Tania Lombrozo has a great piece up at NPR on why, more importantly than common ground, is charitable ground.
According to Lombrozo:
Issues about science and religion have become so politicized and polarizing that it’s hard to find public forums in which people with different commitments can meaningfully engage in discussion and debate. You know, respectful conversations, ones in which we interpret each other charitably and don’t simply assume that those who disagree with us are foolish, immoral or just plain stupid.
I’m not arguing for a middle ground in which we all compromise. The best position isn’t necessarily the one in the middle, or the one that wins by majority vote. But I do think we need a “charitable ground,” if you will — some shared territory in which we recognize that other people’s religious and scientific commitments can be as deeply felt and deeply reasoned as our own, and that there’s value in understanding why others believe what they do.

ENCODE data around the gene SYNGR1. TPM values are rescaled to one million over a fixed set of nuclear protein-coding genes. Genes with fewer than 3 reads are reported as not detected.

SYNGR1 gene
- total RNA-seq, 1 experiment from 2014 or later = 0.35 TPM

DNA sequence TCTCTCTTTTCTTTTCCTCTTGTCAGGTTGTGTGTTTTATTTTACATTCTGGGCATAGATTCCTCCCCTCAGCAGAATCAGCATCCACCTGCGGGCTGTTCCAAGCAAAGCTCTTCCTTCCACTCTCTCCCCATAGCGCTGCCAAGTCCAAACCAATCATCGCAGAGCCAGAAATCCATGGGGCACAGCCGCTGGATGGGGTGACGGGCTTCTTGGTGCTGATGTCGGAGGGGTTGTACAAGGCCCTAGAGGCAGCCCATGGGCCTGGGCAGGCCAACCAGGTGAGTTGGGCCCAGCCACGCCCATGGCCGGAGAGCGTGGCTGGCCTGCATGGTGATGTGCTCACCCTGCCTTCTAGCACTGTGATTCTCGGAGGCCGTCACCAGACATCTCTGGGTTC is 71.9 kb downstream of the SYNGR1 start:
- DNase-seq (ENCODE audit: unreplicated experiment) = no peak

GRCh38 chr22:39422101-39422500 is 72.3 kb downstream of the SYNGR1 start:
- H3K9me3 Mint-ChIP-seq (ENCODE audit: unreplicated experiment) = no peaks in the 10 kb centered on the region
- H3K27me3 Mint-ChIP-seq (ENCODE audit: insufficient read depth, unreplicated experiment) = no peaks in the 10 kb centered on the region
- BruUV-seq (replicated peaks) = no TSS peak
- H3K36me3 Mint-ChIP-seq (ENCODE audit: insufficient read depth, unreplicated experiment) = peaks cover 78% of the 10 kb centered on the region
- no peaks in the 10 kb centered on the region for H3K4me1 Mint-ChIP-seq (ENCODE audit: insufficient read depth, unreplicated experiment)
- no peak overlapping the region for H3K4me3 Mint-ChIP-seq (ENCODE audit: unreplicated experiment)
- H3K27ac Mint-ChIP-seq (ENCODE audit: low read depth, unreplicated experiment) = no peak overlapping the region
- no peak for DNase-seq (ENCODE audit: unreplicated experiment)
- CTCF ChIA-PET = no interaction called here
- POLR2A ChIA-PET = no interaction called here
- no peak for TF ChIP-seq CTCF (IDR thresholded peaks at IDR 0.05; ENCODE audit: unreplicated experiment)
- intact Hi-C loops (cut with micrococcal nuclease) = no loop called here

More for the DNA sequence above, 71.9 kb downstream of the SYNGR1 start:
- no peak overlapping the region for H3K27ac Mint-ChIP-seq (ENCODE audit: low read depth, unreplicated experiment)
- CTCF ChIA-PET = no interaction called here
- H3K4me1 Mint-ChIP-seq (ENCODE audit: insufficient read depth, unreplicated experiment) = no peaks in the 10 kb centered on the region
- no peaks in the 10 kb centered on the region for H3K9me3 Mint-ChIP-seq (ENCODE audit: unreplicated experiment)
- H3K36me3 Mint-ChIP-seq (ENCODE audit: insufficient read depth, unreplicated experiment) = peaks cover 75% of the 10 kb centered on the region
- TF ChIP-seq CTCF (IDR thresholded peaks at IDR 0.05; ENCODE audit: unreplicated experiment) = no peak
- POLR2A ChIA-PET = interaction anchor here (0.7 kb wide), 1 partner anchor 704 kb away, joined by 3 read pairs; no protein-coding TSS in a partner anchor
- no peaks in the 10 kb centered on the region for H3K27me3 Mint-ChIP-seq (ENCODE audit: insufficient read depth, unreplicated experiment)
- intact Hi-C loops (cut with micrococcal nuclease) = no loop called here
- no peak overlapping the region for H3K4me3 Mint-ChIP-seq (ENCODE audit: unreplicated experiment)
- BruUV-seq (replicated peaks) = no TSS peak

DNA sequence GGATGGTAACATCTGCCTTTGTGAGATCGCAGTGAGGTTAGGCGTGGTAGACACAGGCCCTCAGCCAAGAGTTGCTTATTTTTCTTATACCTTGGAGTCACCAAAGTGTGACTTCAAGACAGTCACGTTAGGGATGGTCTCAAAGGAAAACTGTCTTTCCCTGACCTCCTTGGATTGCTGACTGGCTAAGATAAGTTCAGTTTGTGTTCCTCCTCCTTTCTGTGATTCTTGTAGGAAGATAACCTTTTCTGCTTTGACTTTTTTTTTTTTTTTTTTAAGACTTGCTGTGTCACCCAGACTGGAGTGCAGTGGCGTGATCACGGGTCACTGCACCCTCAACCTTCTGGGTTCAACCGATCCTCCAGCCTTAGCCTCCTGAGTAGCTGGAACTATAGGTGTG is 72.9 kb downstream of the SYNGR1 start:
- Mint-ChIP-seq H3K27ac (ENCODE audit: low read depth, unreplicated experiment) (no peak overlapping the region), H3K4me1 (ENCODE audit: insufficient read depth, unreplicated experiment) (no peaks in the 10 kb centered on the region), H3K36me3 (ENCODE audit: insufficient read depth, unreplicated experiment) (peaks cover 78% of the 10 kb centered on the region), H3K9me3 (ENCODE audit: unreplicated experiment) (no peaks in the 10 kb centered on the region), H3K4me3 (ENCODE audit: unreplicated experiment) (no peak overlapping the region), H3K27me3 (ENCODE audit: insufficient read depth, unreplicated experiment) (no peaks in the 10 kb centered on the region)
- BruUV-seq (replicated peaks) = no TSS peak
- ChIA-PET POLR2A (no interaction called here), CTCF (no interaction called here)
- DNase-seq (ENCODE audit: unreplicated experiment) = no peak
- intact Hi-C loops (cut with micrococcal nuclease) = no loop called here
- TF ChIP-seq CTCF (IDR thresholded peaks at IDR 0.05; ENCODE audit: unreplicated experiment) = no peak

Question for the audience – which intellectuals deal most charitably with their opponents?